As a working mom, I often feel like I get conflicting information. For example, I’m supposed to be sexy for my husband, but gender-neutral in a boardroom. (Hypothetically; I’ve never actually worked in a boardroom.) The advice we get on how to succeed also seems to contradict what we’re told we need to do in order to be happy.
In order to be successful, we’re supposed to set goals and have a forward-facing outlook.
In order to be happy, we’re supposed to focus on the present and be grateful for where we are right now .
That’s been confusing for me at times. When I’ve written about my goals or aspirations, I’ve been chided by other women who are concerned that I’m not taking in the moment. “Don’t always be thinking of what comes next,” they warn me, promising that I’ll someday miss my present day if I don’t take the time to soak it in. And yet the business books I read, whether written by men or women, advise me to always have a goal. I’m supposed to spend time visualizing the future. If I am consumed enough by the details of the future, I’ll be supernaturally moved towards a an existence where my dreams are a reality.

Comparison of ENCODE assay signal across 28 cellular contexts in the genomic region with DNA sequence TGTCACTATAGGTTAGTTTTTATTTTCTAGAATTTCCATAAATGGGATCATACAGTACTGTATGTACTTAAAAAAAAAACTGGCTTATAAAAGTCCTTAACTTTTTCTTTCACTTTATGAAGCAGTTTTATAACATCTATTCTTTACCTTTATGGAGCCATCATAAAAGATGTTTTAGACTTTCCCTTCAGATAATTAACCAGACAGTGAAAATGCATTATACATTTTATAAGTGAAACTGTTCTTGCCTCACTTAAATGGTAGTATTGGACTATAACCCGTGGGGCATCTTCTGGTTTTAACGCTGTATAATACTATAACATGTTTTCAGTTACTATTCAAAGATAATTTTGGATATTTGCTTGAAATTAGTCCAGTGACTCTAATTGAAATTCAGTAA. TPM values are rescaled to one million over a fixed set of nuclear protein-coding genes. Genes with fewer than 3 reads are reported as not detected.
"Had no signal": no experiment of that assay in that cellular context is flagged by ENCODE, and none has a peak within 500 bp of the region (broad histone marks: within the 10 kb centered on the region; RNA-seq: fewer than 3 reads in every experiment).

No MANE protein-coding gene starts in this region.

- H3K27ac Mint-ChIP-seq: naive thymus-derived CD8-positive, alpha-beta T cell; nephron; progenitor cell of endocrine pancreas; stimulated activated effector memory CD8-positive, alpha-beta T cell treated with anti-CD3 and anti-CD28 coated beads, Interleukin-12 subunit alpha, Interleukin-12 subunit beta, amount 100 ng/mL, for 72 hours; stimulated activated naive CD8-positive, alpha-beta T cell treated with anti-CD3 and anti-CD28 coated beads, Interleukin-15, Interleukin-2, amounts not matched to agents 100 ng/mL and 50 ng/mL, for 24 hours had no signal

Or something like that.
How in the heck am I supposed to focus on the future and the present?
Do I have to choose?
No, thank goodness. In this case, I can have it all.
I am, by nature, a goal oriented person. I love having projects in both my work and personal life. I’m always working towards something. That forward motion actually makes me happy in the present.
But, I’ve also learned that reveling in the present is crucial for my sense of inner peace. Being aware of and accepting what’s right in front of me allows me to enjoy my daily life more, but also to quickly adapt when life changes - which it constantly does.
So, how do I manage both of these seemingly opposing perspectives?
I make a conscious effort to work on the one that doesn’t come naturally. In my case, that’s being mindful of the present moment. I don’t need much of a push to set a new goal, but I do need some kind of structure or habit to remind me to pay attention to the here and now. I choose to use a morning meditation ritual and a regular gratitude practice. Those two regular activities pull me back into reality frequently enough that I no longer fear getting lost in my pursuit of the next great project.
I suspect if I was naturally more inclined to revel in contentedness, I would want to set up practices that encouraged forward thinking. Perhaps I’d have a weekly goal setting session, or join a mastermind group to help keep me on track. I imagine these types of habits would help push me out of my reverie from time to time so that I could achieve forward motion in my career and personal life.
What about you? Do you naturally focus on the future or the present? How do you find a balance between achieving and appreciating?